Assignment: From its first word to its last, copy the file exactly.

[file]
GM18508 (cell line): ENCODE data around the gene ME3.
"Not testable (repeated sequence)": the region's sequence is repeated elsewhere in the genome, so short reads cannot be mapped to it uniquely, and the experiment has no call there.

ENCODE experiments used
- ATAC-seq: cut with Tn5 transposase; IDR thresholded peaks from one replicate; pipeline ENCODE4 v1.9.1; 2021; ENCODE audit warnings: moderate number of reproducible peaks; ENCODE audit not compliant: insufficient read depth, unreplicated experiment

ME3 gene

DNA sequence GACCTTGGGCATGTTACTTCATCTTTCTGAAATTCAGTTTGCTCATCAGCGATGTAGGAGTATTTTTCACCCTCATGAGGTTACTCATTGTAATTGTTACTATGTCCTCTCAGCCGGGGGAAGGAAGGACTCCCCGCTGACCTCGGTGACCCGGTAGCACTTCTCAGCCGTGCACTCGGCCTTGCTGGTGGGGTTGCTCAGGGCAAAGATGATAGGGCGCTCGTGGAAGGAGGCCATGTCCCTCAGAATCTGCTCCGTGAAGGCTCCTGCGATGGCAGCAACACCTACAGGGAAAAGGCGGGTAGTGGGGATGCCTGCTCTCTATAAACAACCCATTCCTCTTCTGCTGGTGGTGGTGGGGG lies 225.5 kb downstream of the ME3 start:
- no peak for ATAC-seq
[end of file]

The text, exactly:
GM18508 (cell line): ENCODE data around the gene ME3.
"Not testable (repeated sequence)": the region's sequence is repeated elsewhere in the genome, so short reads cannot be mapped to it uniquely, and the experiment has no call there.

ENCODE experiments used
- ATAC-seq: cut with Tn5 transposase; IDR thresholded peaks from one replicate; pipeline ENCODE4 v1.9.1; 2021; ENCODE audit warnings: moderate number of reproducible peaks; ENCODE audit not compliant: insufficient read depth, unreplicated experiment

ME3 gene

DNA sequence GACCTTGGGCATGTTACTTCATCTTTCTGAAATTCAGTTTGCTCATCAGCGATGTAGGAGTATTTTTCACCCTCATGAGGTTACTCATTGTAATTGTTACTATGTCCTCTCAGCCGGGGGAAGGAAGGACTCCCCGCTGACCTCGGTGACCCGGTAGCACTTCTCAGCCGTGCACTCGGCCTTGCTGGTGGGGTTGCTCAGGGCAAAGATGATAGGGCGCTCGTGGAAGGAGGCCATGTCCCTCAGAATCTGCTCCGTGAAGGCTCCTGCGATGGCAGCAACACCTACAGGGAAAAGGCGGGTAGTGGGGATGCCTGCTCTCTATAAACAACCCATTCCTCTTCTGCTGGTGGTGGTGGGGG lies 225.5 kb downstream of the ME3 start:
- no peak for ATAC-seq